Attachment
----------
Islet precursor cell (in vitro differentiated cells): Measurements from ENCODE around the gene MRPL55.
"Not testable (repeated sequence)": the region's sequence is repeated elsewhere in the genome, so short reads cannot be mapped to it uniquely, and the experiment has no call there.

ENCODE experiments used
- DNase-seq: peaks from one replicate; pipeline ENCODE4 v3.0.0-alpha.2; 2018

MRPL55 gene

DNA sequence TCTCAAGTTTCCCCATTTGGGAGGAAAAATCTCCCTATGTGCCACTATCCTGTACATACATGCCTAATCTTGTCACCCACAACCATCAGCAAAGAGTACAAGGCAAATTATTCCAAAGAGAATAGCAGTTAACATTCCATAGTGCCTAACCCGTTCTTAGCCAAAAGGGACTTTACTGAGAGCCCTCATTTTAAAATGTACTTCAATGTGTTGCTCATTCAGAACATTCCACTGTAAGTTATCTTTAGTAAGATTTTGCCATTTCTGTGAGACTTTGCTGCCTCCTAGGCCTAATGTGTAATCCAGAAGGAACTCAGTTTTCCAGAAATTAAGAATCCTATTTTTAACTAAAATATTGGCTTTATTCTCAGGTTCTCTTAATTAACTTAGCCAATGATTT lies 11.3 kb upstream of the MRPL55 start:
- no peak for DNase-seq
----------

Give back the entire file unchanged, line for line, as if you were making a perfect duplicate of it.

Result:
Islet precursor cell (in vitro differentiated cells): Measurements from ENCODE around the gene MRPL55.
"Not testable (repeated sequence)": the region's sequence is repeated elsewhere in the genome, so short reads cannot be mapped to it uniquely, and the experiment has no call there.

ENCODE experiments used
- DNase-seq: peaks from one replicate; pipeline ENCODE4 v3.0.0-alpha.2; 2018

MRPL55 gene

DNA sequence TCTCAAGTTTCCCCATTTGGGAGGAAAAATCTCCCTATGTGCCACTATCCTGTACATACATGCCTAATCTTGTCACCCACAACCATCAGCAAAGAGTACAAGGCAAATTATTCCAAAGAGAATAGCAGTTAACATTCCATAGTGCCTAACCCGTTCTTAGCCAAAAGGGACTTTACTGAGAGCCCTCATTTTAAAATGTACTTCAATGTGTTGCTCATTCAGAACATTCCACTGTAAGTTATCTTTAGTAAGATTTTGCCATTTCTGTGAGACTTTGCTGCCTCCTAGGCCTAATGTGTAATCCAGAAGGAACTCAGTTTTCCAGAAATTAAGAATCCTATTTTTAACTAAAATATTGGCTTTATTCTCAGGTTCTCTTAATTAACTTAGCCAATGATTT lies 11.3 kb upstream of the MRPL55 start:
- no peak for DNase-seq